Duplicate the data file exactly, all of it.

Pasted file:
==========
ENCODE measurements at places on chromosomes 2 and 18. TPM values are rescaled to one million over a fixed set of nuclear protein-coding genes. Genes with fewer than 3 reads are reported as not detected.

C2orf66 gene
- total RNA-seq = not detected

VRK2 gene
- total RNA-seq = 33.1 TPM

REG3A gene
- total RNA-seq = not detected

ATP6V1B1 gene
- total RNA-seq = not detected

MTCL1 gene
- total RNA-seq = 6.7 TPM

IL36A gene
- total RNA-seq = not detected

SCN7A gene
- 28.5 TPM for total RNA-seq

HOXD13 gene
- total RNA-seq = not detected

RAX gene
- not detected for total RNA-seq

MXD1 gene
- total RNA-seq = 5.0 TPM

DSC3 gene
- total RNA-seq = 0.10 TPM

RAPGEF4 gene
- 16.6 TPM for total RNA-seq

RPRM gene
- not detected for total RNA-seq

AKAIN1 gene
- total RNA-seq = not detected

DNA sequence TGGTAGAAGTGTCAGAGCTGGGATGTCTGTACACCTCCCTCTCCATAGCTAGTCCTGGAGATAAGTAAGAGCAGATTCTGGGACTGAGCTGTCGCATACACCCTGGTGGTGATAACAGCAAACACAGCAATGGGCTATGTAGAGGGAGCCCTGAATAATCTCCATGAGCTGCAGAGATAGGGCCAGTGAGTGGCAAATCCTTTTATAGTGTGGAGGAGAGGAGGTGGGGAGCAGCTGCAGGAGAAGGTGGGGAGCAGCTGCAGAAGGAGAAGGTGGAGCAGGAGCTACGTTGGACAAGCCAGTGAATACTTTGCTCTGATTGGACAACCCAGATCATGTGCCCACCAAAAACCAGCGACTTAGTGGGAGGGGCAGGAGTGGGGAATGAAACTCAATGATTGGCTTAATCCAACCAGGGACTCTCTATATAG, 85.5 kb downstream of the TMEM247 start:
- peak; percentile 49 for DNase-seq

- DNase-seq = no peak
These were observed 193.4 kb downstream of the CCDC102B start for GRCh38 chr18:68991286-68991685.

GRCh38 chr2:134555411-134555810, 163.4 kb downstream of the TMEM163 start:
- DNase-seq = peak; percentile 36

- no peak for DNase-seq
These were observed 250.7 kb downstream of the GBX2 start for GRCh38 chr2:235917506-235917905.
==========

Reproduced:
ENCODE measurements at places on chromosomes 2 and 18. TPM values are rescaled to one million over a fixed set of nuclear protein-coding genes. Genes with fewer than 3 reads are reported as not detected.

C2orf66 gene
- total RNA-seq = not detected

VRK2 gene
- total RNA-seq = 33.1 TPM

REG3A gene
- total RNA-seq = not detected

ATP6V1B1 gene
- total RNA-seq = not detected

MTCL1 gene
- total RNA-seq = 6.7 TPM

IL36A gene
- total RNA-seq = not detected

SCN7A gene
- 28.5 TPM for total RNA-seq

HOXD13 gene
- total RNA-seq = not detected

RAX gene
- not detected for total RNA-seq

MXD1 gene
- total RNA-seq = 5.0 TPM

DSC3 gene
- total RNA-seq = 0.10 TPM

RAPGEF4 gene
- 16.6 TPM for total RNA-seq

RPRM gene
- not detected for total RNA-seq

AKAIN1 gene
- total RNA-seq = not detected

DNA sequence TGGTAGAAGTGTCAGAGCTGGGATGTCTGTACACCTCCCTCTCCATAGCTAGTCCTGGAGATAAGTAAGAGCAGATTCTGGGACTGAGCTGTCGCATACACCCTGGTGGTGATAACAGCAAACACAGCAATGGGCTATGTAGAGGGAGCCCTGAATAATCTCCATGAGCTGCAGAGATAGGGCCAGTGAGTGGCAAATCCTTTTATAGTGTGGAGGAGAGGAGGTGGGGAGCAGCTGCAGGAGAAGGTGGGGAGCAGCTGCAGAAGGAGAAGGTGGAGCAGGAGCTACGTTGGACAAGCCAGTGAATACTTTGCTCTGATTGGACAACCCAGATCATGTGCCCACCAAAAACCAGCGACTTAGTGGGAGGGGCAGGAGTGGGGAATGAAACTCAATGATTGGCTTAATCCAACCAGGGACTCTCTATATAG, 85.5 kb downstream of the TMEM247 start:
- peak; percentile 49 for DNase-seq

- DNase-seq = no peak
These were observed 193.4 kb downstream of the CCDC102B start for GRCh38 chr18:68991286-68991685.

GRCh38 chr2:134555411-134555810, 163.4 kb downstream of the TMEM163 start:
- DNase-seq = peak; percentile 36

- no peak for DNase-seq
These were observed 250.7 kb downstream of the GBX2 start for GRCh38 chr2:235917506-235917905.